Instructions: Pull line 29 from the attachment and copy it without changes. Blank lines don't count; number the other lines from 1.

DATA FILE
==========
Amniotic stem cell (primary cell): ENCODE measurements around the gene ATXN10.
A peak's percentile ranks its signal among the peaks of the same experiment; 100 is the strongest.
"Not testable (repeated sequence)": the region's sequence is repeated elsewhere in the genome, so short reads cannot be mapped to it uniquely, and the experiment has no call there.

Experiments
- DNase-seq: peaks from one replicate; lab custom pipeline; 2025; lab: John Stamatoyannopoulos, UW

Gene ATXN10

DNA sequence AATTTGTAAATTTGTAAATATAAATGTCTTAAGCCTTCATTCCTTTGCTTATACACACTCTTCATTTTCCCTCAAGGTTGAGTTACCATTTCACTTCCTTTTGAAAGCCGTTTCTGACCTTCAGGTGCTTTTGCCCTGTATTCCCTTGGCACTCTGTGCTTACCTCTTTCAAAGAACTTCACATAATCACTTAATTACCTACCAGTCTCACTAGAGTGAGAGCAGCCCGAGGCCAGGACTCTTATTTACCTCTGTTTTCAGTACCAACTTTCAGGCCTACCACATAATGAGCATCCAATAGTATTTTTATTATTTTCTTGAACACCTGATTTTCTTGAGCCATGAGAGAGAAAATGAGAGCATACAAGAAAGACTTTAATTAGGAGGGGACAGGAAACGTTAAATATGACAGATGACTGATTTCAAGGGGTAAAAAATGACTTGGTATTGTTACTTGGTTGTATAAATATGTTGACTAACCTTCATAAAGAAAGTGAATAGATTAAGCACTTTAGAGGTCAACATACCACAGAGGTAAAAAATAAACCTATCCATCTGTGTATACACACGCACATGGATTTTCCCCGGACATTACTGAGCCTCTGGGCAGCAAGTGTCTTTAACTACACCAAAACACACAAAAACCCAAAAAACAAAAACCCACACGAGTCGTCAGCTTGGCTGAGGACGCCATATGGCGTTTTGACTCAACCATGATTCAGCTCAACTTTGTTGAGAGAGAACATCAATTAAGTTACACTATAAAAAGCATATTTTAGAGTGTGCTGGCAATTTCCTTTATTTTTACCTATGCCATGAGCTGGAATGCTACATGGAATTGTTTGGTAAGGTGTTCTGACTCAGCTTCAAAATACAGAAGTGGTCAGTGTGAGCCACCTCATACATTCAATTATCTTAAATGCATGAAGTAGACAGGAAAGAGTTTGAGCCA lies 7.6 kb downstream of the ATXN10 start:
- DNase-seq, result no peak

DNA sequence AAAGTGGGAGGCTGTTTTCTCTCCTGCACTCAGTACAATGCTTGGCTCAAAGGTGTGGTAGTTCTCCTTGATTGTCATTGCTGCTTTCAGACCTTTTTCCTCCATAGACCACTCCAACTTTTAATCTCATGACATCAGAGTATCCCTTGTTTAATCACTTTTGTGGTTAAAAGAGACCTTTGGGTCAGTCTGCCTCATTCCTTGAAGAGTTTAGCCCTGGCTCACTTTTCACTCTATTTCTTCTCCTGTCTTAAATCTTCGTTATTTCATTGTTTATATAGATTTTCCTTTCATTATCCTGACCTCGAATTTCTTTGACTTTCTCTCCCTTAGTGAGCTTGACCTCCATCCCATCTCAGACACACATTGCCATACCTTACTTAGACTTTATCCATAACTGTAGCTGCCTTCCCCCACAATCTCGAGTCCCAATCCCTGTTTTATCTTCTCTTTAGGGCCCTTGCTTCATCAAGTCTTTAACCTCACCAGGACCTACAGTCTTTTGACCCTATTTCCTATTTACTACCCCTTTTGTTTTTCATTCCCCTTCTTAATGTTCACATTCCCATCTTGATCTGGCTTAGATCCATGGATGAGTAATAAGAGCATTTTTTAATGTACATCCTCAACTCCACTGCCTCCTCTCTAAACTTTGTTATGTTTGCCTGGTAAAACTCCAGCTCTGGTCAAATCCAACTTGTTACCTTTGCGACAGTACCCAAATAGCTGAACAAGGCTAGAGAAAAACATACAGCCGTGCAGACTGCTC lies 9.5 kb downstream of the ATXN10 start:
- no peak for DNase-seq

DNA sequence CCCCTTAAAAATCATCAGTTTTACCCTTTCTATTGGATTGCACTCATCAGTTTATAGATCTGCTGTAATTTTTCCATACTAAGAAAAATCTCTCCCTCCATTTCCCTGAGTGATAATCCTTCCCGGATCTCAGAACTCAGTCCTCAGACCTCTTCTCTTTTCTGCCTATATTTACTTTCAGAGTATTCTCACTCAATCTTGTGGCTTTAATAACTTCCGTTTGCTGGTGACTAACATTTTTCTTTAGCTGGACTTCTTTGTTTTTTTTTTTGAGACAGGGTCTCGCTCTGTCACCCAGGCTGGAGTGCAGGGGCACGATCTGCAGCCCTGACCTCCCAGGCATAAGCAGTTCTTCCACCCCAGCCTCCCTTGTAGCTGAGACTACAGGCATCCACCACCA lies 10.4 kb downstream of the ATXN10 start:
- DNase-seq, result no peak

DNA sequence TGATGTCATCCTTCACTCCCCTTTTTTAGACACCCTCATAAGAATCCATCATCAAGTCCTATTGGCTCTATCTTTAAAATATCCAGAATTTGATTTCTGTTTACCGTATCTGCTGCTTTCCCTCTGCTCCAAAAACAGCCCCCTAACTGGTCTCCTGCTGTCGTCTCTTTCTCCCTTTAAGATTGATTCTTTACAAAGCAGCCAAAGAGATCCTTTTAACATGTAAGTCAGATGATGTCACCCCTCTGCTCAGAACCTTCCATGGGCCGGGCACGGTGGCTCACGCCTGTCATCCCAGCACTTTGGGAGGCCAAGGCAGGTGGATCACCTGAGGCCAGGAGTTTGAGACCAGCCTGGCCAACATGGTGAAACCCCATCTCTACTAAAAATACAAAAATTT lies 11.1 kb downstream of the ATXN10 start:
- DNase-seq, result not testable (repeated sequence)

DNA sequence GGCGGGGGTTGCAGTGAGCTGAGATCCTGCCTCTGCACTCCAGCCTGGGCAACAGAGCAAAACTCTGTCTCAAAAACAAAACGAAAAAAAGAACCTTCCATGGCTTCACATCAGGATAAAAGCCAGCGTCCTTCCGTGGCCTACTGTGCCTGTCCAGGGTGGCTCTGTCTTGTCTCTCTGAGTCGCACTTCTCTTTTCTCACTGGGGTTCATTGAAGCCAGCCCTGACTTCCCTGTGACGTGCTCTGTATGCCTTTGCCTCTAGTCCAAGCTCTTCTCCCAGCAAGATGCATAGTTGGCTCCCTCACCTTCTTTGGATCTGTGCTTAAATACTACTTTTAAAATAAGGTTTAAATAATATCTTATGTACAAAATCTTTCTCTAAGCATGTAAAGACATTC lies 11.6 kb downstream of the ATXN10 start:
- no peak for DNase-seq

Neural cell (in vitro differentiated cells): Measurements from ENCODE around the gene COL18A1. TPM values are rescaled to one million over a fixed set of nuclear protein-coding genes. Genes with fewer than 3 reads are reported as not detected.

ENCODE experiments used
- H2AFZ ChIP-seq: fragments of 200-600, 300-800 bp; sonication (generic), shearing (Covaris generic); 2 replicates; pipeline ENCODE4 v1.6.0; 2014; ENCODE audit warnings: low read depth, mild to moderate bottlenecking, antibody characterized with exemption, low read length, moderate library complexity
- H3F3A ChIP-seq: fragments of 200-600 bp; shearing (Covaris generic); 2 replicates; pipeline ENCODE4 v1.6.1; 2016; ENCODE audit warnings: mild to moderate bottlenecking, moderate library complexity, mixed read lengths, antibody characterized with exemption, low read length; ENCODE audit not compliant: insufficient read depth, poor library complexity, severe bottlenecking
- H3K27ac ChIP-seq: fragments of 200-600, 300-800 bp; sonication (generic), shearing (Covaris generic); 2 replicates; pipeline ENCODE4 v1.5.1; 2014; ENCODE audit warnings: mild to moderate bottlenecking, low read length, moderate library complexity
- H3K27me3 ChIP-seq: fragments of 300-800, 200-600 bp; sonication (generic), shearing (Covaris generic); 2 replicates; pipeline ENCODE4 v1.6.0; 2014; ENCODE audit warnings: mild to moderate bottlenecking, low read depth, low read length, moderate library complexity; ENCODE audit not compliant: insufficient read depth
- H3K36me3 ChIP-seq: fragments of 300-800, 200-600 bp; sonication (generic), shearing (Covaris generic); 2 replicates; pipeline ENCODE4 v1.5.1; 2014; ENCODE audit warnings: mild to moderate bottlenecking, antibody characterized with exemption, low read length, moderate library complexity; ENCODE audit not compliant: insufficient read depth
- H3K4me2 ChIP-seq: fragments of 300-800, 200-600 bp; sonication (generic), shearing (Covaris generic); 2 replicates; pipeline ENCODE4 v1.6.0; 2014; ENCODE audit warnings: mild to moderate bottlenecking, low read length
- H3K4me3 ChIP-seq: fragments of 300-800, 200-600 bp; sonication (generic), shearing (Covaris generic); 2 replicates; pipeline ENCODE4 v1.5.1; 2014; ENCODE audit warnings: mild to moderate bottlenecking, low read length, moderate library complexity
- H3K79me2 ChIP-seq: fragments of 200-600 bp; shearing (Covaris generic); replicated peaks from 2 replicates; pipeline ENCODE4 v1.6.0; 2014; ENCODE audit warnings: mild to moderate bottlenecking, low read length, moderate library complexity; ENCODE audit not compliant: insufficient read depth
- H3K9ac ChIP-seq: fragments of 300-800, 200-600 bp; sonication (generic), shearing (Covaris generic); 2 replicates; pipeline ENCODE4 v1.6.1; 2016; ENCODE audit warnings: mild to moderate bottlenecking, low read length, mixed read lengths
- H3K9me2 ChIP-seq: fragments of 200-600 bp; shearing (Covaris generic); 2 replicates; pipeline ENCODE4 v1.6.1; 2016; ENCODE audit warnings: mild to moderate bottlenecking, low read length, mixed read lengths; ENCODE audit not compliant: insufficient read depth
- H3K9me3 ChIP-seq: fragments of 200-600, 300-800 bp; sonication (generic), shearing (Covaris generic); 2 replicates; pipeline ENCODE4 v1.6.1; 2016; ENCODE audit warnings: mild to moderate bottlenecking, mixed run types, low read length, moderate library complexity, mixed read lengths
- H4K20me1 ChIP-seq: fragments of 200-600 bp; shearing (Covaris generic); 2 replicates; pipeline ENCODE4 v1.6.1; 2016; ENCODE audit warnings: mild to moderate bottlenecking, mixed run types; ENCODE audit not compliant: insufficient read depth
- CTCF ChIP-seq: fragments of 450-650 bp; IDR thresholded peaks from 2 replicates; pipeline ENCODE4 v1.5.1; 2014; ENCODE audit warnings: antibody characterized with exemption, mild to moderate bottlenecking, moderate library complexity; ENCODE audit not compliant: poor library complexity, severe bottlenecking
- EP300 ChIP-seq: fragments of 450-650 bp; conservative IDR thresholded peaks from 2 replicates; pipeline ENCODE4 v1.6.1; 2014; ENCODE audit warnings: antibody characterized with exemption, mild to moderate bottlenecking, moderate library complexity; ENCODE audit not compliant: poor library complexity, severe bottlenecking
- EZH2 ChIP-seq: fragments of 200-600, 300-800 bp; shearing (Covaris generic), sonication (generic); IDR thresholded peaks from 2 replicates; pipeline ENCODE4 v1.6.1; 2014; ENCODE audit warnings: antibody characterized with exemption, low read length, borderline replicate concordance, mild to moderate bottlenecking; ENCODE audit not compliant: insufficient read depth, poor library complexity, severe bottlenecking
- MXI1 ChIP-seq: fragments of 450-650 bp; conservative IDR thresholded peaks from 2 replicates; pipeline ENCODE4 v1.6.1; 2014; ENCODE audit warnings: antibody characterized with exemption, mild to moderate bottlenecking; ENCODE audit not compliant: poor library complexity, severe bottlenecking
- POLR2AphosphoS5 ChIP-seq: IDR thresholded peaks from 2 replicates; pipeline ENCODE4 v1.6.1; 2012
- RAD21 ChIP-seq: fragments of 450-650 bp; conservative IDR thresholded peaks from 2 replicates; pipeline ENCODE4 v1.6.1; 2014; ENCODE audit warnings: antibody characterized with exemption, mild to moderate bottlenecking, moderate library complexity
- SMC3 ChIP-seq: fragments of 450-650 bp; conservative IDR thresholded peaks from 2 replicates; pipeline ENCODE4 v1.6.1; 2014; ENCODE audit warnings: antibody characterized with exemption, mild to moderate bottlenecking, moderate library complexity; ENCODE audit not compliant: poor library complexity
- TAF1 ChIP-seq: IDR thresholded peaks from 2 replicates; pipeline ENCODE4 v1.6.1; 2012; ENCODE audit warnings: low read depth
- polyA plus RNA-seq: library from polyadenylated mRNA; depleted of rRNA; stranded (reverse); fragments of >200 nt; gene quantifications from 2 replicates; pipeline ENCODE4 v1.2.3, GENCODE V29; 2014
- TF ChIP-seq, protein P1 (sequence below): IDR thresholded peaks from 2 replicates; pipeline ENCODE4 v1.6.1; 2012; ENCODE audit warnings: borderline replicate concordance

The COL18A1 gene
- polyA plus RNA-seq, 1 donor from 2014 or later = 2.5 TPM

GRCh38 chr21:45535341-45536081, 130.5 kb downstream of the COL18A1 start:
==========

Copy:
- H3K9me3 ChIP-seq: fragments of 200-600, 300-800 bp; sonication (generic), shearing (Covaris generic); 2 replicates; pipeline ENCODE4 v1.6.1; 2016; ENCODE audit warnings: mild to moderate bottlenecking, mixed run types, low read length, moderate library complexity, mixed read lengths